Minor brain injuries can be more serious than you think

There are two basic kinds of brain injuries: a sports concussion and an epidural hematoma. Sports concussions are usually mild. They temporarily change the way the brain functions, and sometimes their effects don't show up immediately because the brain swelling that causes the effects happens slowly.

Epidural hematomas, on the other hand, are usually traumatic. They are a result of blood gathering between the skull and the membrane that surrounds the brain. Their effects are more pronounced and harder to miss than those presented by the milder sports concussion.

The symptoms of a brain injury are many and varied, but they often fall into the following categories:

  • Physical changes, such as a period of unconsciousness, dizziness, a headache, feeling sick to your stomach, slurred speech, convulsions or seizures, and dilated pupils among others;
  • Mental changes, such as a period of being confused or disoriented and having problems remembering things;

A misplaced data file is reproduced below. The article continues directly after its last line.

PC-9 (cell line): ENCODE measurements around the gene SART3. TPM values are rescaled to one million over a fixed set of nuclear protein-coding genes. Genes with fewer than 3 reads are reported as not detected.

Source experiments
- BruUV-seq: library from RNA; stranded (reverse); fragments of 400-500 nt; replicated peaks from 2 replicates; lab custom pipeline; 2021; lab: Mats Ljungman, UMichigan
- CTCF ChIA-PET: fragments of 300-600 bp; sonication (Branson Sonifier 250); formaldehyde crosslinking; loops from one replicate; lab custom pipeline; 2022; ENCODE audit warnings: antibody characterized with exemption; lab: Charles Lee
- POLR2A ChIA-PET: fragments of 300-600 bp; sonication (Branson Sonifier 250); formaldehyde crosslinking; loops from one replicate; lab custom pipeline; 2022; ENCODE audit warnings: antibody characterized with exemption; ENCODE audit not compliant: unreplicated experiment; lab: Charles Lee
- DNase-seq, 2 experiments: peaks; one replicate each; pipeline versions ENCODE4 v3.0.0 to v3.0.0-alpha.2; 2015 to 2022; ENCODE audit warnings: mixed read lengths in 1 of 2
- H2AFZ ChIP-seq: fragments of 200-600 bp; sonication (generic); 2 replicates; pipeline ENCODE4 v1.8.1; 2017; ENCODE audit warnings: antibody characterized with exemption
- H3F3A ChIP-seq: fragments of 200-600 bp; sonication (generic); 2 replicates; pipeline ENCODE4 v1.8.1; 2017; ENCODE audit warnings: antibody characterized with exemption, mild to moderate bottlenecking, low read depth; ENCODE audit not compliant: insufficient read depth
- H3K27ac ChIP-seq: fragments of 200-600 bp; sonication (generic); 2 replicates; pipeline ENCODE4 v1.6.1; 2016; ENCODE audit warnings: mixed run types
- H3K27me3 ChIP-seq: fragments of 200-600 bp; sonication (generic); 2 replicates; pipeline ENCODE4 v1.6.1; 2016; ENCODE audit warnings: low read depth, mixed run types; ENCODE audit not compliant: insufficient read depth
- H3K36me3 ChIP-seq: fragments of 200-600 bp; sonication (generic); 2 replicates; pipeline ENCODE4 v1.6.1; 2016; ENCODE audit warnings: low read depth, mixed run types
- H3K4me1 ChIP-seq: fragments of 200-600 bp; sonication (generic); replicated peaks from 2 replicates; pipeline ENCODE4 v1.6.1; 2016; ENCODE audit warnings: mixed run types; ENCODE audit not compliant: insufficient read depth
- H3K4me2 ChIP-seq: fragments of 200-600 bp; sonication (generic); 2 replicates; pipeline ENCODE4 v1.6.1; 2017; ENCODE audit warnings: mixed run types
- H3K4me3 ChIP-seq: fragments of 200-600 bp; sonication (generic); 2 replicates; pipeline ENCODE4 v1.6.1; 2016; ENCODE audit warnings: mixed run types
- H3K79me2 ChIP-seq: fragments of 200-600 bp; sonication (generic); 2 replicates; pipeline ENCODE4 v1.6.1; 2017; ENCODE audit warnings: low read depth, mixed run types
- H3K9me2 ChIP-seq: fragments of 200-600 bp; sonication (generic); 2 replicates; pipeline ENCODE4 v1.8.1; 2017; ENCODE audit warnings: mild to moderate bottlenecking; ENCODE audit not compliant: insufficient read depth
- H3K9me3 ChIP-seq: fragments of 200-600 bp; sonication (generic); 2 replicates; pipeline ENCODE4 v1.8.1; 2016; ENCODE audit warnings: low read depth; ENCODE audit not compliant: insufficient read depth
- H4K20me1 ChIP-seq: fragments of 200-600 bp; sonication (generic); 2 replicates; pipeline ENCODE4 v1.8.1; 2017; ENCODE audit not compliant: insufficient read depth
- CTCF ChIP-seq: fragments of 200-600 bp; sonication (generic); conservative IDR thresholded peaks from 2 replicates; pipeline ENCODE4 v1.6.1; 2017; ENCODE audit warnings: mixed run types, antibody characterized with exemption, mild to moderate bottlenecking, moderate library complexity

• Emotional changes, such as mood swings, unusually aggressive behavior, and feelings of depression or anxiety; and
  • Sleep changes, such as unusual levels of fatigue, unexplainable drowsiness, difficulty sleeping or difficulty waking up.

Sometimes it's hard to tell if that bump on the head you've just experienced resulted in a brain injury or not, especially if the injury is a mild one. But over time, experiencing several injuries to the brain, even mild ones, can result in physical, mental, and emotional impairments. Because of that, you should always consider consulting your doctor whenever you think you might have experienced one -- even a mild one. And if the injury was due to an accident, it might be prudent to contact a personal injury attorney as well.


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